6 Common Types Of Feminism

6 Common Types Of Feminism

“I myself have never been able to find out precisely what feminism is: I only know that people call me a feminist whenever I express sentiments that differentiate me from a doormat.” ― Rebecca West

Growing up, feminism wasn’t the word I heard or felt even the shadow of in my own house. Not that I live in a family of misogynists but here things are more or less equal for both the genders and if they are not, I and my sister make sure it gets alike for us and our brothers, not mere by our words but by our actions. It may take a tiny revolution to mold things but we are capable masters of our own universes. Agreed, there are still things that our families don’t agree with and we need to change them but we are trying our best. Feminism is no rocket science, it’s just a word that means the advocacy of women’s rights on the ground of the equality of the sexes; it is the belief that men and women should have equal rights and opportunities. Some might confuse feminists as humorless and hairy man-haters but that’s not what we are! Anyway, different people have different opinion and so feminism has varieties; there are various branches to feminism. Come, let’s take you on the feminism tour.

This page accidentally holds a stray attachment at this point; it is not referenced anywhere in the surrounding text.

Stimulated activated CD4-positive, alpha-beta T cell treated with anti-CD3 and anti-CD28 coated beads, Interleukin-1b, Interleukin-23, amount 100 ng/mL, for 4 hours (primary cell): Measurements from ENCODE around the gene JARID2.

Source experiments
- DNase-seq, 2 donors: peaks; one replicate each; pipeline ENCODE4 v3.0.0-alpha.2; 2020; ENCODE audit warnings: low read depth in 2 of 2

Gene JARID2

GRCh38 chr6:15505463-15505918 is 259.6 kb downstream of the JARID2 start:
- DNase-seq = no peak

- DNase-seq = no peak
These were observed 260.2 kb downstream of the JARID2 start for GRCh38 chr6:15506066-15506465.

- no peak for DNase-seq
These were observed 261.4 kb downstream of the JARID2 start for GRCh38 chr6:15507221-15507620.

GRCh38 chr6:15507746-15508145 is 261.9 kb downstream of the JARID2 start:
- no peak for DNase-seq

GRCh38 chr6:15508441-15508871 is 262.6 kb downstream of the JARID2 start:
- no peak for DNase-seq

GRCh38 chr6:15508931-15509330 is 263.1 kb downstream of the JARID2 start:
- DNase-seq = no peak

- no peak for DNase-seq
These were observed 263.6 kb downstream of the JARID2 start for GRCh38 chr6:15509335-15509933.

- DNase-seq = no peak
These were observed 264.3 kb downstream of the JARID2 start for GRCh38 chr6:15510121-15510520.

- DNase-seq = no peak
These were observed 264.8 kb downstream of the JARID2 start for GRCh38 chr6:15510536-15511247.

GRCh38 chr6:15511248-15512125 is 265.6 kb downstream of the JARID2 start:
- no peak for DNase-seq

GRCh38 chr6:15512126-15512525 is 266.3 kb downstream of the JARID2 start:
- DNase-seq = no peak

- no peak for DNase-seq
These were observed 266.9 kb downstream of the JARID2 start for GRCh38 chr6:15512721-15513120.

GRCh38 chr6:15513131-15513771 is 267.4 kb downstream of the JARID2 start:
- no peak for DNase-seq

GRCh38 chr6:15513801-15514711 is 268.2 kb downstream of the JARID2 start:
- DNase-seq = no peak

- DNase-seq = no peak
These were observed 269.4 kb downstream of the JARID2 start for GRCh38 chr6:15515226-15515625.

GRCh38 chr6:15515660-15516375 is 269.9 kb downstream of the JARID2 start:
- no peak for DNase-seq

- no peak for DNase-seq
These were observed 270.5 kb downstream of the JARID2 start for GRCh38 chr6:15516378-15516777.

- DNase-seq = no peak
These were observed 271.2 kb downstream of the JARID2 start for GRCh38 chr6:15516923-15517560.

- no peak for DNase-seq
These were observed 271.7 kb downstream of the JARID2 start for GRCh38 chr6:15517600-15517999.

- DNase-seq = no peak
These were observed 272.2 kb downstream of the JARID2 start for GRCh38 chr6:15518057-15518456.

Liberal Feminism: Unless you’re reading those academic notes about the history of feminism, you would never hear the term ‘liberal feminism’. But hold on, here it is! Liberal feminism is an individualistic theory that emphasizes women’s capability to uphold their equality via their own actions and also choices. Our society holds a forged belief that women, by nature, are less capable than men mentally and physically, according to liberal feminism and so women are discriminated against in the long run. Liberal feminists believe that subordination of women is ingrained in our legal constraints that does not give access to women in the so-called ‘free world’. Striving for sexual equality with both feet on the ground via political and legal reform is what liberal feminists do.

Marxist Feminism: The branch of feminism which focuses on scrutinizing and elaborating the ways in which women are overpowered through systems of capitalism and private property. It’s strange how the efforts of women who even have to do “double shifts”, i.e, work at home and in office go unnoticed.

Radical Feminism: Radical feminism is a process which calls for the reordering of society in which male superiority is eliminated in all social and economic contexts. Radical feminists targets patriarchy via its roots of inequality between both the genders. This does not just comprise of challenging the traditional gender roles but also differing from what our modern media favors, that is, women objectification. It also includes raising awareness about all forms of violence against women.

Radical feminists do not believe that women are better than men but they hold on to the idea that female biology (our ability to get pregnant) is the cause of why we have to suffer inequality because child rearing isn’t the only duty of us women. And this inequality, indeed, isn’t the problem that one woman is facing. It is the problem of the whole nation.